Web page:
Learnings from moving a team remote

10 July 2020

The last few months have been a little bit peculiar for everyone globally. I've had the pleasure of working with and leading a great inter-disciplinary product team whilst this has been happening, here's some things I think the whole team discovered during this time.

1. Asynchronous communication when possible

We do our morning standups with a slack thread. This means that everyone can chime in when the log on, they want to go for a run, they want to start super early, they had a late night binging a series? All fine, we start when we want, we still go through our daily plan, and no one gets interupted in the middle of building something.

This also means not expected a reply for a team-mate instantly or thinking that because you've shared it it's been thought about properly, there's still plenty of reason to do some things over a video/voice call. And it's certainly something we're still working on as a team to improve cross teams and expectations differ.

2. It's okay to not be okay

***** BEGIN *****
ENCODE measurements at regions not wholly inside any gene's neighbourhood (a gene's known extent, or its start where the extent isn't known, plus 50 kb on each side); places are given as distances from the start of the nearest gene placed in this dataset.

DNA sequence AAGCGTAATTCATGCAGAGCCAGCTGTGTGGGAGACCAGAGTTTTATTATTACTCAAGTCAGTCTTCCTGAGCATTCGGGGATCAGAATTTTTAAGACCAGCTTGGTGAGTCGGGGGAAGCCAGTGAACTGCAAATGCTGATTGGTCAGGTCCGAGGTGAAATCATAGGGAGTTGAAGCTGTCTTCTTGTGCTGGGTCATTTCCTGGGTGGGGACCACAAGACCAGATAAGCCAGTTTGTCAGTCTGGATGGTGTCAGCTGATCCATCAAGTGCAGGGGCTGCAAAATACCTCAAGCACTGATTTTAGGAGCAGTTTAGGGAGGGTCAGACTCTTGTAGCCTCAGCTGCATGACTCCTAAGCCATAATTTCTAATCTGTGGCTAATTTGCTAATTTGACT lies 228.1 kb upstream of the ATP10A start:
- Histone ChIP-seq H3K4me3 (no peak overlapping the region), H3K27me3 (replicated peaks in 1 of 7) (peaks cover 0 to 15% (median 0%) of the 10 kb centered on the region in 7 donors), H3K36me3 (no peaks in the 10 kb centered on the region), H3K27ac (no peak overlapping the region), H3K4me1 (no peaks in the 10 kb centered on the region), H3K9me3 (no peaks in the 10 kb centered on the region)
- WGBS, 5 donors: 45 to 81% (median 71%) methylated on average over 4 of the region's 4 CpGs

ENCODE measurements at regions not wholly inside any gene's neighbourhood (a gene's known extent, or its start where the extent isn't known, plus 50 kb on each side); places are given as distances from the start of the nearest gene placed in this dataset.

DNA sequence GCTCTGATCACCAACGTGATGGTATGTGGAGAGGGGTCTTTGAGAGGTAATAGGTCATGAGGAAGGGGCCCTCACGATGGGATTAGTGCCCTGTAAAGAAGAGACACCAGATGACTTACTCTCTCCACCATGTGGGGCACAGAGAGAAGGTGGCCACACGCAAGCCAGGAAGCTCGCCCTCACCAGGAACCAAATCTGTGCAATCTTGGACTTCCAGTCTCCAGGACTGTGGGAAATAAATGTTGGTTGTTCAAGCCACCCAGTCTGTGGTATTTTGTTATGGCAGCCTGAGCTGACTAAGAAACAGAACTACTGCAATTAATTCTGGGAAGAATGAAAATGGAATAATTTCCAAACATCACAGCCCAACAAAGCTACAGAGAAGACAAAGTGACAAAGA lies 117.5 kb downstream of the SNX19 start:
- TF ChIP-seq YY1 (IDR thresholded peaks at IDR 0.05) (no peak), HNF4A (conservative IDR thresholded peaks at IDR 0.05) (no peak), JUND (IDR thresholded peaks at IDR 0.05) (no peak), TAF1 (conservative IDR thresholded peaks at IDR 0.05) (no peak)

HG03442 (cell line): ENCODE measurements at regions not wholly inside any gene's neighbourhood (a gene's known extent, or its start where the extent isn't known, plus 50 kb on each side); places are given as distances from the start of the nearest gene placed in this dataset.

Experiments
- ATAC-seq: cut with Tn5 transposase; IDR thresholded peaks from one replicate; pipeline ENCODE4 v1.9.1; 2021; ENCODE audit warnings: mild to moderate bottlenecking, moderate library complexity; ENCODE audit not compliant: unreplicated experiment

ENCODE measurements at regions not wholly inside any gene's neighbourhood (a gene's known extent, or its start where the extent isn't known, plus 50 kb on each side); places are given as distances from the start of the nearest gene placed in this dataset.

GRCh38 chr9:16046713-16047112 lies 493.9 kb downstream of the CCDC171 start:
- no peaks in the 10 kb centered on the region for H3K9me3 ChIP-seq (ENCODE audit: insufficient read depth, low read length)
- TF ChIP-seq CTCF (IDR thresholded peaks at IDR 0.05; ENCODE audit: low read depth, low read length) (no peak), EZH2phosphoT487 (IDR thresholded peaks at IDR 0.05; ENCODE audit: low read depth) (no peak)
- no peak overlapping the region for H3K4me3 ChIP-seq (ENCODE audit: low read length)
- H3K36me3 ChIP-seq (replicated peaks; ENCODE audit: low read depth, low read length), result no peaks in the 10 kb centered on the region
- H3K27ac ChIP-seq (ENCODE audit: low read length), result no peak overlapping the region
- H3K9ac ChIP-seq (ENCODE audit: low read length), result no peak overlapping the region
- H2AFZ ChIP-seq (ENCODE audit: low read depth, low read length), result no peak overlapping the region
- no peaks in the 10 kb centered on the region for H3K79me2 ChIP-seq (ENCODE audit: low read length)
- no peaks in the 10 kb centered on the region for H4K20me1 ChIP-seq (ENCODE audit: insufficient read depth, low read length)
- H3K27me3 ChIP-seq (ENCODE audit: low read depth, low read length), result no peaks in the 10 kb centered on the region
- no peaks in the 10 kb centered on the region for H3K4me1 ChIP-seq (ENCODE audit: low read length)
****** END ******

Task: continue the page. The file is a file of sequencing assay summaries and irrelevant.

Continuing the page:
My whole team has been open and honest with each other throughout the last few months. This probably really started longer than that ago though, we built trust within the team. If someone's having a rough day or week, they'll speak up and we'll reassess their backlog and plan for the week. Some have scaled back their hours per week for a season, others have taken a couple more vacation days or sick days here and there.

3. Working from home can be great

As the lockdown has been easing, it turns out it's okay to be very okay! Some of us are feeling apprehensive about a sudden return to the office. We've learnt a lot, we're changed our way of communicating and working. Being able to run to the store or pop out to see a friend ofor a coffee during the day are strong advantages of working from home, and the quaility of life in some ways has improved. Focus is getting easier and simpler, and there are fewer things trying to grab our attention.

4. We're still learning

I know there are short-comings in our team still. There are many more ways we can still improve, many things I'm still learning from chatting to people who have been leading fully-remote teams for a lot longer. Each and every time I open and read the fantastic GitLab remote handbook I learn at least one thing new. And it's okay to still be in that stage, it's alright for your team to still be making mistakes, not always seeing eye to eye, learning and moving forwards.